This is an example of journalistic malpractice. Here’s the headline.
The risk of sea level rise is chipping away at Miami home values, new research shows – Miami Herald, 2018/04/24
First part of the article.
Creeping flood waters driven by sea rise have yet to reach the doors of most homes in Miami-Dade, but research shows the looming threat from climate change is already affecting their value. And not in a good way.
New data from Harvard University and the University of Colorado suggests that homes in lower elevations are selling for less and gaining value slower than similar ones at higher elevations. Researchers see that as sign that some buyers are factoring climate risks into their offers and investments — a trend that could have major implications for a state with more coastal real estate at risk than any other.
That’s the research. What do people on the ground say?
Miami’s real estate professionals, however, are skeptical of the climate ripple effect, pointing out the continued soaring prices of expensive waterfront in places like Miami Beach and Key Biscayne. They say their buyers are more concerned with nearby schools and taxes than whether their property will be underwater in 50 or 100 years.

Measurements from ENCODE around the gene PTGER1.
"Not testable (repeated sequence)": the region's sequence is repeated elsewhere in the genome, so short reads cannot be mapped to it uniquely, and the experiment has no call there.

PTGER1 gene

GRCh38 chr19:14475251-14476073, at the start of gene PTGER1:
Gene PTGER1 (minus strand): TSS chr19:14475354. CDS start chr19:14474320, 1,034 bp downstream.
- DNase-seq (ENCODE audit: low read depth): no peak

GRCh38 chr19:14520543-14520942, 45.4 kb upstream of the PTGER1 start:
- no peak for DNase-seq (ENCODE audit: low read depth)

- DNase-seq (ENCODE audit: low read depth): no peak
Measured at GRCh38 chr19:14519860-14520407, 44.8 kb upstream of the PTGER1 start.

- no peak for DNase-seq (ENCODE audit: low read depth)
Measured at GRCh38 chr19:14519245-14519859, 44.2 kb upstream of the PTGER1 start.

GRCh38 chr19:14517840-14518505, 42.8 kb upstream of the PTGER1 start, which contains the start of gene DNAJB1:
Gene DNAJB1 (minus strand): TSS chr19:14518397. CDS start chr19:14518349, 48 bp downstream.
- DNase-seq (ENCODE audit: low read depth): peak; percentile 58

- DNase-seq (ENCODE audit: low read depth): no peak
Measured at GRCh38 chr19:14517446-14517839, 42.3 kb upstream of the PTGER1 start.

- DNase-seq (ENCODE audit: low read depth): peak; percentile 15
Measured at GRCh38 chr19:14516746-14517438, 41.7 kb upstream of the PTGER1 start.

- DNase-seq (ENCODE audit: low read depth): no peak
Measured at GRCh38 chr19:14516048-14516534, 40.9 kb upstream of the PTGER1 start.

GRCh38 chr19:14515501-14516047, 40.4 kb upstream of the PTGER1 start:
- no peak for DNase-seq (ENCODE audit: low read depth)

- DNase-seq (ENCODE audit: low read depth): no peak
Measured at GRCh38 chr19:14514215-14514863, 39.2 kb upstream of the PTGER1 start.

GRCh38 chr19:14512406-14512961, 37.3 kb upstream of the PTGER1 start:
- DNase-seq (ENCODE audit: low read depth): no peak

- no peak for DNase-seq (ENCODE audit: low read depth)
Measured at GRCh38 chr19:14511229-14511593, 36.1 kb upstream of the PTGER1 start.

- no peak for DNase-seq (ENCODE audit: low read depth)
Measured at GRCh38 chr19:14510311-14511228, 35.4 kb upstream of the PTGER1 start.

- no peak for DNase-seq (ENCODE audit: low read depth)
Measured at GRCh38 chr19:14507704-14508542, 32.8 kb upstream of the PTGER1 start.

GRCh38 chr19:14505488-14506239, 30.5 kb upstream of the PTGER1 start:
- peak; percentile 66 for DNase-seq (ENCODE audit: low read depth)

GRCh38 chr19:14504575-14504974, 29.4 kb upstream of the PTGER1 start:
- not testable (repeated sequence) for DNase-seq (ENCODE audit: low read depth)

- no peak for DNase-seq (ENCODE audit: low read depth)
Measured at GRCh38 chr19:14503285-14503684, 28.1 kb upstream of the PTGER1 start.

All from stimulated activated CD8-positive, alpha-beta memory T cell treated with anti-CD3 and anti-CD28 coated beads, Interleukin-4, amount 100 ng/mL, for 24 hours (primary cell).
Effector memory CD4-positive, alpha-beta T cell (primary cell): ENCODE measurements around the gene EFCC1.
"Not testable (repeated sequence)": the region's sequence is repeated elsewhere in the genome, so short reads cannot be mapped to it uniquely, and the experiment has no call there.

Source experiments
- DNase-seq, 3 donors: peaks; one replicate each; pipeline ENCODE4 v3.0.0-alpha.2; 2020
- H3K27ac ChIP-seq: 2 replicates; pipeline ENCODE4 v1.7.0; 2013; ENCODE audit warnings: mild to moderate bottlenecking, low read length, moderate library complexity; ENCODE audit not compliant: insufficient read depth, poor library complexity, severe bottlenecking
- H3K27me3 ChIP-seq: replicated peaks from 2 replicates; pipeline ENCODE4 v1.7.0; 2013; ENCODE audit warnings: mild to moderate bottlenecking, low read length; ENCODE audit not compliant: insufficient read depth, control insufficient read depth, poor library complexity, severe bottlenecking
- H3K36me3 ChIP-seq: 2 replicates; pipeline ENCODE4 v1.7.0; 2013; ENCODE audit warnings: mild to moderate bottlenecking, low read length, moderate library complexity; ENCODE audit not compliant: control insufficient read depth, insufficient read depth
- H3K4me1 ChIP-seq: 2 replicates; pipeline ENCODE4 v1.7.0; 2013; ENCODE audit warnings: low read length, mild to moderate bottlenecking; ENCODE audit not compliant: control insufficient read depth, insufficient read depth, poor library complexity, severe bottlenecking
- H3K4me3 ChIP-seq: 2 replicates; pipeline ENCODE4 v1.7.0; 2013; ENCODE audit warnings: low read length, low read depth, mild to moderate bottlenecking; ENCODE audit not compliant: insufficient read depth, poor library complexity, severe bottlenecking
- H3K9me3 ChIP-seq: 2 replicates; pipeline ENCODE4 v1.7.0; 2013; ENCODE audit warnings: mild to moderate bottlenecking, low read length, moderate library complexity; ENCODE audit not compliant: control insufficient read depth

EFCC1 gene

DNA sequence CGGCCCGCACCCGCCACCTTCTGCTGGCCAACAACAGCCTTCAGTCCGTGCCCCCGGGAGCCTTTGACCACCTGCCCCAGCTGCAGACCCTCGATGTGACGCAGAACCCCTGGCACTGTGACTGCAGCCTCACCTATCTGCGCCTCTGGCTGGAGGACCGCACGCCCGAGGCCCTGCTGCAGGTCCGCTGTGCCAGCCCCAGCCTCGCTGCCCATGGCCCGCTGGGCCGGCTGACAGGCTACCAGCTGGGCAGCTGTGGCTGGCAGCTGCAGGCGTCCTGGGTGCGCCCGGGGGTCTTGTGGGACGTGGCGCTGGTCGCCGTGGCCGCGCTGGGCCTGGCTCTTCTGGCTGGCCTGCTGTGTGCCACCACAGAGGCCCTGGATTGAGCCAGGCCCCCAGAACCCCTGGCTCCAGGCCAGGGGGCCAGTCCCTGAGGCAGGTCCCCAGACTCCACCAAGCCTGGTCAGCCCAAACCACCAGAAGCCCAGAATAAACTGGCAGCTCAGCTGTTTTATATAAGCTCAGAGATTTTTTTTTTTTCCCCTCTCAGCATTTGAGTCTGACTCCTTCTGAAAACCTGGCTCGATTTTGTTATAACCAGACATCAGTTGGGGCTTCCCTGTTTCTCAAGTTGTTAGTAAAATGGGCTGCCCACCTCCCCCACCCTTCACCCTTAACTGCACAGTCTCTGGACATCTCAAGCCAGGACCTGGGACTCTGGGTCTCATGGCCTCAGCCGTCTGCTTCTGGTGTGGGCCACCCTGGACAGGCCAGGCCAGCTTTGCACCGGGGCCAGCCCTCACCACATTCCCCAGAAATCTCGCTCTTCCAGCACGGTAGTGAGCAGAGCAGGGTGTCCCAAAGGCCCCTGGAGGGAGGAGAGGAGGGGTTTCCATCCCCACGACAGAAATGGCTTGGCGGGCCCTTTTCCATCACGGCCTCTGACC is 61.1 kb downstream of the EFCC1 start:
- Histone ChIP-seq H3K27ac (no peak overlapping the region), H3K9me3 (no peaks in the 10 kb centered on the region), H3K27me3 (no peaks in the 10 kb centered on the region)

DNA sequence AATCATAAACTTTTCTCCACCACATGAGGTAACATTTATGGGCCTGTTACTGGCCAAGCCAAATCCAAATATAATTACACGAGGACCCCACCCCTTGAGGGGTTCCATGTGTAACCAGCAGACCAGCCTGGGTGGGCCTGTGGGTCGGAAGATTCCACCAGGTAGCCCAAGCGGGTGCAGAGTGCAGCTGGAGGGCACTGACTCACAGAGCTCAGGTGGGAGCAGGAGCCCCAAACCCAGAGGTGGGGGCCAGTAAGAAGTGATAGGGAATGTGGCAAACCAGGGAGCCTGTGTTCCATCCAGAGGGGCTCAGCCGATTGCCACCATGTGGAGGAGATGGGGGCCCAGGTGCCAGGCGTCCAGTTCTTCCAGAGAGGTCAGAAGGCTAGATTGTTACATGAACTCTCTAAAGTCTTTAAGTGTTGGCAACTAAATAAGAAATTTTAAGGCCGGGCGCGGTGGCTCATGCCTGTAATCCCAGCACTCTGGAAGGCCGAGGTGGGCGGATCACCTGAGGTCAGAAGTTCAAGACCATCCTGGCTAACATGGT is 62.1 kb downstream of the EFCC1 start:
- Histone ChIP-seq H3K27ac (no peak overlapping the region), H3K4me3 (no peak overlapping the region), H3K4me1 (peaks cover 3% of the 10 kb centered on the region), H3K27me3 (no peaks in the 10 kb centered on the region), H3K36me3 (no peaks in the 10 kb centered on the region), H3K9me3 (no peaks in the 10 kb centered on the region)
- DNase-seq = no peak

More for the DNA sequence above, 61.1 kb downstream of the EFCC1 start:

“I’m not hearing it. My associates aren’t hearing it. My realtors aren’t hearing it. It’s not a huge, deep concern from the public,” said Coral Gables realtor Christopher Zoller. “Yeah people talk about it, but has it prevented them from making a purchase? No.”
Alicia Cervera, a luxury home broker who works in Miami Beach, said the idea that prices are changing because of sea level rise is “fake news.” She pointed to new data showing that the median price of a single family home in Miami has gone up every month for six years straight.
“I have not talked to one buyer — not one — who said ‘I’m not buying in Miami because of sea level rise,’ ” she said. “It’s a simple ebb and flow of the real estate market, not the ocean.”
How does this even get published anywhere?